I did when we were dating, do you? At first I was afraid. What if he hit
me? But after he wound down, he felt so bad I didnt think it would ever
happen again. I remained optimistic. I thought we were going to be Mr. and Mrs.
Happily-Married couple again.
As you know, like many clients, Jenny put the honeymoon night incident behind her and tried to pretend that it had never happened. Think of a client you are currently treating whose way of coping is to ignore the problem. Your client convinces herself that feelings of devastation aren't such a big deal. Forgetting the impact of overwhelming events is a common defense mechanism we all use to cut life crises down to manageable bits and pieces that can be handled. I have found, like you, that just by the act of encouraging Jenny's expression of feelings, and recall of the forgotten events of the first time she can recall that sinking feeling of being abused, helps to affirm to Jenny that her feelings are valid.
Think of a client you are treating, or have treated, that might benefit by recalling the first time they felt abused. Would this recall be a beneficial feeling-validation strategy?
♦ Strategy #3:
As you will see, Jenny used excuse-making and minimizing to cope with Toms increasing angry flare-ups. She blamed the honeymoon-nightgown-tripping episode on too much stress for Tom at work. She explained, "I know he couldn't help himself from getting angry. Its no big deal now. There had just been a major subdivision power outage the day before our wedding. Who wouldn't be upset with that level of responsibility? I'm lucky to have him. I'm lucky to have someone like him as a husband. He's really a great guy and didn't mean it"
have found a good feeling-validation strategy with a client like Jenny, who is
excuse-making and minimizing, is assisting the client in identifying their underlying
values. As you know, underlying values guide your clients habitual reactions,
as part of their core self.
Compare this with Marcy, who I described at the beginning of this section. Marcy's inner dialogue was, "Oh, it looks like he's being Mr. Hyde again. I'm just going to forget this happened." What do you think about the idea of helping your client in their next session identify underlying values by asking them what their inner dialogue is? Do you feel a discussion of their inner dialogue will help your client identify his or her underlying values in your next session by asking them to describe their inner dialogue?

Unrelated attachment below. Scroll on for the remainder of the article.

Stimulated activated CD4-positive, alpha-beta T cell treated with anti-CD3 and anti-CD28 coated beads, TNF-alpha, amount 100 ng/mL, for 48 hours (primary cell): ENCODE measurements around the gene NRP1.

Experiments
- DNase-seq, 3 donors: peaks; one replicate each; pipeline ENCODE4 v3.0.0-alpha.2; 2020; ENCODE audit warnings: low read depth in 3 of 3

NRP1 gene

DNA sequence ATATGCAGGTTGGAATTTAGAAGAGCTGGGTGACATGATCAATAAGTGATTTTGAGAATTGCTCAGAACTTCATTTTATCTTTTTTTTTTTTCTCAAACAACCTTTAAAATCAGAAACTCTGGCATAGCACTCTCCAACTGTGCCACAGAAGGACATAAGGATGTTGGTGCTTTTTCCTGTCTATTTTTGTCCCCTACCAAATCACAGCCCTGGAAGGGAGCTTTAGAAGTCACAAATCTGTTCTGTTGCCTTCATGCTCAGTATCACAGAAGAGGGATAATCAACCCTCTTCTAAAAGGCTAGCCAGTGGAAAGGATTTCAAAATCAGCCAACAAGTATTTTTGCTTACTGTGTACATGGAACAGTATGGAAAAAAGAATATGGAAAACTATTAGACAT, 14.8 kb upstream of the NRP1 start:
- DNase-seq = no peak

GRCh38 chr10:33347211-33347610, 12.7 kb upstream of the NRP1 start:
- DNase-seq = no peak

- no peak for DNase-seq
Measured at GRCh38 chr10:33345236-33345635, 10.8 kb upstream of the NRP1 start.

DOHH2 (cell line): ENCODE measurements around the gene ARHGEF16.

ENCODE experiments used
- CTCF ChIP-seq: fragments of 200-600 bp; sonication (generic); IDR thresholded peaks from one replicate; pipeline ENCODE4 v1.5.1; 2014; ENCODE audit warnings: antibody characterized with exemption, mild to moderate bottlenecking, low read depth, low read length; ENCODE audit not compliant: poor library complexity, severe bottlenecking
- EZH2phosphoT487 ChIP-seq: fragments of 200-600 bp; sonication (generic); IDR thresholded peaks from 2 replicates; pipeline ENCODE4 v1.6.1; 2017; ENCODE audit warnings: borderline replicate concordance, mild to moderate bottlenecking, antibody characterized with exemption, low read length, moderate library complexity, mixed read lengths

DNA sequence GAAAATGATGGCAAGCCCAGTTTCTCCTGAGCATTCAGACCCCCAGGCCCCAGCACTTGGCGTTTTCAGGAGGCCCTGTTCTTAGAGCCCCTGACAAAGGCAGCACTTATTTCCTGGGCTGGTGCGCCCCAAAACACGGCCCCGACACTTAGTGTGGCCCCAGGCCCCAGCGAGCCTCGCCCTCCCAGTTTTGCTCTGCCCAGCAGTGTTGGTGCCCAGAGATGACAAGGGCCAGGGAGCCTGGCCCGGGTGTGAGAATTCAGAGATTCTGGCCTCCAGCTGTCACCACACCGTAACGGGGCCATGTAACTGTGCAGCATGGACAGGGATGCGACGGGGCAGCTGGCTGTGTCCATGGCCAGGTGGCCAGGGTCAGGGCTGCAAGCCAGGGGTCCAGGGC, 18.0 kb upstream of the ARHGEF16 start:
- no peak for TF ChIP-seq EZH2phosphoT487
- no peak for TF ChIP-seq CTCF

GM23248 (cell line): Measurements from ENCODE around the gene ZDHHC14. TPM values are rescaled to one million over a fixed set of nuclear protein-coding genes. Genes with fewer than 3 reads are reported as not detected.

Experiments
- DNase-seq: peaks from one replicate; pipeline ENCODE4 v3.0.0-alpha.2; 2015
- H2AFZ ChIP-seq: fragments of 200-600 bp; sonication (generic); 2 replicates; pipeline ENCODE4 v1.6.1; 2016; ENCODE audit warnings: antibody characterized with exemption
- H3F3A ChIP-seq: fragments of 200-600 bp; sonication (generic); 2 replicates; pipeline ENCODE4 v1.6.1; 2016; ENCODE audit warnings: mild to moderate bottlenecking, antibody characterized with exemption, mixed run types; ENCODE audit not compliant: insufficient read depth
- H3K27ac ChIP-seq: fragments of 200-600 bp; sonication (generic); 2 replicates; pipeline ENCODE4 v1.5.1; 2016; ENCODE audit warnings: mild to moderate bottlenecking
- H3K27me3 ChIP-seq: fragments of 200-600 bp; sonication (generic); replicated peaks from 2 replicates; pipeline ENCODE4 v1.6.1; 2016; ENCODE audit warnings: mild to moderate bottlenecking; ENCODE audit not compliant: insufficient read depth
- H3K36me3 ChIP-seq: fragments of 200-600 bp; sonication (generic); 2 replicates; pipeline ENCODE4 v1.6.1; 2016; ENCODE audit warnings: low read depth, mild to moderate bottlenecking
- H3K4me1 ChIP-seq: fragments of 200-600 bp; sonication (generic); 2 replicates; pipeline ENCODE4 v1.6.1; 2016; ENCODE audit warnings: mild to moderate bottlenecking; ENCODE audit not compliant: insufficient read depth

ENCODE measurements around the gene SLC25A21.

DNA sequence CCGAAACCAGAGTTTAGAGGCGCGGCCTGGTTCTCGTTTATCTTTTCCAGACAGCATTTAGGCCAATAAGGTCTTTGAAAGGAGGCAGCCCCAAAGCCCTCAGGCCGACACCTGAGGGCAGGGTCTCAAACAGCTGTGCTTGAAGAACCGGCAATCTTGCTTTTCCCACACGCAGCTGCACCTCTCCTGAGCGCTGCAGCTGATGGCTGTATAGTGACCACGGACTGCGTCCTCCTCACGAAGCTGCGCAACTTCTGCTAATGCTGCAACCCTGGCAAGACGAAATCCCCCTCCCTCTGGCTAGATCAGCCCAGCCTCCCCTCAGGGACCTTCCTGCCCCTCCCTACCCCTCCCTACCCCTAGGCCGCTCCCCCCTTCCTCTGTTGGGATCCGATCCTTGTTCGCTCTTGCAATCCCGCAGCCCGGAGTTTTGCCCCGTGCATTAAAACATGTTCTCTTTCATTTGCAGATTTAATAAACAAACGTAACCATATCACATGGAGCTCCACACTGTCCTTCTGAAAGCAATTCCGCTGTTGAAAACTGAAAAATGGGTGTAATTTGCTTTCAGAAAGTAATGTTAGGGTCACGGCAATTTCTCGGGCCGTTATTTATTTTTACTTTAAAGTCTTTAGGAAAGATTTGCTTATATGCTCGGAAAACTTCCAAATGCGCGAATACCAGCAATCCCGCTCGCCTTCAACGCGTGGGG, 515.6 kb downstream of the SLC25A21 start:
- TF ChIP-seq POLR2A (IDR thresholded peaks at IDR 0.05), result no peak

summary the three feeling-validation strategies just described are:
Peer-Reviewed Journal Article References:
Graham, S. M., & Clark, M. S. (2006). Self-esteem and organization of valenced information about others: The "Jekyll and Hyde"-ing of relationship partners. Journal of Personality and Social Psychology, 90(4), 652–665.
Halmos, Miklós B., Parrott, Dominic J., Henrich, Christopher C., & Eckhardt, Christopher I. (2020) The structure of aggression in conflict-prone couples: Validation of a measure of the Forms and Functions of Intimate Partner Aggression (FFIPA). Psychological Assessment, 32(5), 461-472.
Happ, C., Melzer, A., & Steffgen, G. (Apr 2015). Like the good or bad guy—Empathy in antisocial and prosocial games. Psychology of Popular Media Culture, 4(2), 80-96.
Keulen, R. F., Adam, J. J., Fischer, M. H., Kuipers, H., & Jolles, J. (2002).
Lundh, L. (Mar 2017). Relation and technique in psychotherapy: Two partly overlapping categories. Journal of Psychotherapy Integration, 27(1), 59-78.
Winston, C. N., Maher, H., & Easvaradoss, V. (Jun 2017). Conceptualizations of the good and the bad life: Two sides of the same coin? The Humanistic Psychologist, 45(2), 134-161.